As I watched GOP candidate Herman Cain on TV in his latest encounter with the press this morning, I was struck by one small thing. Not that he was refusing to answer questions about his alleged sexual misconduct with employees, not that he had a negative “attitude” toward the press who were crowding in on him as he exited a speaking engagement, not that his personal security guards were aggressive in shoving the reporters out of the way so that he could even walk through the crush.
I was struck by what he said to the reporters. Instead of saying that he was refusing to answer any questions about the harassment issue or simply stating that he would not comment on that, he TOLD the reporters not to go there! He ordered them to leave that topic alone. When they ignored his order and asked pointed questions about it anyway, he then scolded them angrily. After that he expressed his irritation and that is what the media seem to have seized on, his irritability.
Why do I find this interesting? Because it is a subtle glimpse of the narcissistic world view of someone who is a big shot celebrity, politician, or other powerful figure. He seems to have felt that he had a perfect right to tell a group of media reporters what to do or not do. Furthermore he seems to have felt that he had a right to be angry if they did not do what he told them. A narcissist has trouble behaving as though other people exist. A narcissist is grandiose, with an attitude of over-entitlement and a need to have all those around him reflect his own wonderfulness back to him. When this doesn’t happen, he is cut to the quick; this is the “narcissistic vulnerability”. This in turn can result in rage, rage that is turned outward in contempt for others and sometimes in the extreme, inward in a fit of despondency.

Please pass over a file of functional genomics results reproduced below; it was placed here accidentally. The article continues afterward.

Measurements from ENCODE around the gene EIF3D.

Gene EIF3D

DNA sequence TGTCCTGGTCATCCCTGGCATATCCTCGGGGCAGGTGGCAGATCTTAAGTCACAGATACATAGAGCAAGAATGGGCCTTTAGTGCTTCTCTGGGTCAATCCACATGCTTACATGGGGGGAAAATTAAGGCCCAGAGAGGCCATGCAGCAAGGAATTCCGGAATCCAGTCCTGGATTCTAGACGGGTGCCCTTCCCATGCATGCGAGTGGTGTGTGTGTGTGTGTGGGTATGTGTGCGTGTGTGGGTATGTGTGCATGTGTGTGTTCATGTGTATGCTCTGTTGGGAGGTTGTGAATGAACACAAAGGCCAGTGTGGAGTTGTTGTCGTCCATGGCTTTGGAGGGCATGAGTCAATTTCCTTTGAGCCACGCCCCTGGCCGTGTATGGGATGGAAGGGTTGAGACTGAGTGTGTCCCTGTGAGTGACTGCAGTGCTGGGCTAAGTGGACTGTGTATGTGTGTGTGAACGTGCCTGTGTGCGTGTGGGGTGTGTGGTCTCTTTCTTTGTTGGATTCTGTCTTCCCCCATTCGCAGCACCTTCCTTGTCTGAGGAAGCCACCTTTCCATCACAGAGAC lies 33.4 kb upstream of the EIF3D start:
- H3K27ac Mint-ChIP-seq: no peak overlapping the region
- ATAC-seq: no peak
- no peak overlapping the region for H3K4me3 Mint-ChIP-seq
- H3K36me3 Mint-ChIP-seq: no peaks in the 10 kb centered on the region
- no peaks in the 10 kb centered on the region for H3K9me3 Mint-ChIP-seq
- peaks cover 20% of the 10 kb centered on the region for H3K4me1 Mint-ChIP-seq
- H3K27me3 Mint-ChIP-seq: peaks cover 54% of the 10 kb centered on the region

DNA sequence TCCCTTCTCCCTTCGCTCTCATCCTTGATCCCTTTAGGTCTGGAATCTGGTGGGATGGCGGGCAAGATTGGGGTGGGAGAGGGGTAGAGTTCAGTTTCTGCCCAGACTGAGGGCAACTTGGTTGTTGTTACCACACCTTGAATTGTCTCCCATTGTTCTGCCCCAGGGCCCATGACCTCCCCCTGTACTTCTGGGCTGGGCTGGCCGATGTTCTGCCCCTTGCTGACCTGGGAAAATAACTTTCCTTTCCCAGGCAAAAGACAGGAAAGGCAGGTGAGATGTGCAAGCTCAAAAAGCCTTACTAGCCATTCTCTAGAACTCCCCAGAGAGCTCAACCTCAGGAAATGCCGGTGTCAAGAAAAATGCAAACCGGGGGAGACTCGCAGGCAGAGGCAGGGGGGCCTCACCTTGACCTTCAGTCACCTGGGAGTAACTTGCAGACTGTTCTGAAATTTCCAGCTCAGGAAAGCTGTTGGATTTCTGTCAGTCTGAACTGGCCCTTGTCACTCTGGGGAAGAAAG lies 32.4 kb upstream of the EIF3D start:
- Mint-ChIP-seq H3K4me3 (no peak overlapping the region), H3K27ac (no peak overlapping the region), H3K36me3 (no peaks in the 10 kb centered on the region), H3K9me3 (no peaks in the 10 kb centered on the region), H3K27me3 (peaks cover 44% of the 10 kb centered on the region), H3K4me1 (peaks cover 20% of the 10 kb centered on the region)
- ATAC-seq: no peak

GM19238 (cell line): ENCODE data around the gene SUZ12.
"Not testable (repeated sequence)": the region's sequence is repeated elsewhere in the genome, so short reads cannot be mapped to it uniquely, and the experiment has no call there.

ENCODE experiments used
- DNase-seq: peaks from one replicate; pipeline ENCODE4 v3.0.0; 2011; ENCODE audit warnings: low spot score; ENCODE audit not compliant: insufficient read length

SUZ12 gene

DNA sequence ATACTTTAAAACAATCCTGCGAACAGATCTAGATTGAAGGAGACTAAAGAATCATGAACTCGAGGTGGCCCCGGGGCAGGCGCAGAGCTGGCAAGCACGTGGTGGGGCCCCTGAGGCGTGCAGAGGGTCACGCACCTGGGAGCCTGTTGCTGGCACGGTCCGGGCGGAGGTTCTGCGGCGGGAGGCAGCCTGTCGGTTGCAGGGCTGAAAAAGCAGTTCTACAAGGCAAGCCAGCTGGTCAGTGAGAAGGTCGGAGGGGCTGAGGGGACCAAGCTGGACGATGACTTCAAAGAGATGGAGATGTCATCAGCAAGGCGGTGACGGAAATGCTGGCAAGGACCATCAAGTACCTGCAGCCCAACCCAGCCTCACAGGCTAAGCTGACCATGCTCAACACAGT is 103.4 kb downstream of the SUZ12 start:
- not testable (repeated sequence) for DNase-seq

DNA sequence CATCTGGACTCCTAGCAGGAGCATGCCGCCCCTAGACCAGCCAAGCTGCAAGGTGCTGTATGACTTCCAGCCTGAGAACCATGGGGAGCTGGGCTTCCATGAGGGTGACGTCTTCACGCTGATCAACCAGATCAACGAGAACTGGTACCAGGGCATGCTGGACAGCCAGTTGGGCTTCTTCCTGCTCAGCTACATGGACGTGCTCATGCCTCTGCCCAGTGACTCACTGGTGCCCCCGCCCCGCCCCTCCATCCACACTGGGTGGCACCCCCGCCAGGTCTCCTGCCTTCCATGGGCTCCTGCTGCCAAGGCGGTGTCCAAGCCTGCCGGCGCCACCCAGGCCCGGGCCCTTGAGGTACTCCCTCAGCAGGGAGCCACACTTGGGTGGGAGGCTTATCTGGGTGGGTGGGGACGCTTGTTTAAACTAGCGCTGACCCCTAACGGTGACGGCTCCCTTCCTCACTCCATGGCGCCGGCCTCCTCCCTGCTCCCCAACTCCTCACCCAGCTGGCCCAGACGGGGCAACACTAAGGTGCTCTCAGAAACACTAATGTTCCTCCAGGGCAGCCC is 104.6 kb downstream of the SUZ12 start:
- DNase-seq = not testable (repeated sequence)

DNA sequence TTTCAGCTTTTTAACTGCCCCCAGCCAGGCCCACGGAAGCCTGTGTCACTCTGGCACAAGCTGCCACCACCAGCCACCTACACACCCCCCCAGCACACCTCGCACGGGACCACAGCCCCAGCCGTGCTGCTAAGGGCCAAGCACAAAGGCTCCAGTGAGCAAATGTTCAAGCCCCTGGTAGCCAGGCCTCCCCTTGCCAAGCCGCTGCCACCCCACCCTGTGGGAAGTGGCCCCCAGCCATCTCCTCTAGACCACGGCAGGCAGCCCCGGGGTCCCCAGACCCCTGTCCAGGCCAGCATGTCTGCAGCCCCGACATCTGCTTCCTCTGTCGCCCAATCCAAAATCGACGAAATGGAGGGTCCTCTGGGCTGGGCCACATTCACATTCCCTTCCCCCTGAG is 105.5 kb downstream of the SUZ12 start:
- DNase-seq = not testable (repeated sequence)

The level of over-entitlement inherent in narcissism is obviously conducive to all manner of self-centered and opportunistic behavior including exploitive sexual behavior. The lack of awareness of other people’s needs promotes a lack of accountability and explains the seemingly delusional attitude of the politician caught in sexual misconduct, the attitude of not “getting it.”
There has been an interesting kind of chicken-and-egg debate recently about what has come to be called “acquired situational narcissism”. In other words, does the person in power become narcissistic as a result of having been treated like the world revolves around them, or do they choose to try to become a rock star, politician, or, yes, even powerful clergyman because they already have the need to be the center of the universe in order to feel OK about themselves. Probably the best argument I’ve heard is that basically the person started out narcissistic and got even worse when they became more powerful.
Clinicians who work with patients who engage in sexually compulsive or risky behavior are well aware that narcissistic traits are par for the course, equally in the famous and the humble. This only suggests as has been argued by James Masterson MD, who has written extensively on narcissism, that some people are just better at being narcissists, i.e. getting where they want to be, than others. Certainly not all narcissistic people will become sex addicts. But whether it is acquired or there to begin with, the extreme self focus of the narcissist and their lack of empathy and tendency to see themselves as exceptional will set the stage for sexual behavior that violates the normal boundaries. It is not hard to see the potentially addictive nature of fame and adulation coupled with unfettered sexual gratification. This is a potent cocktail.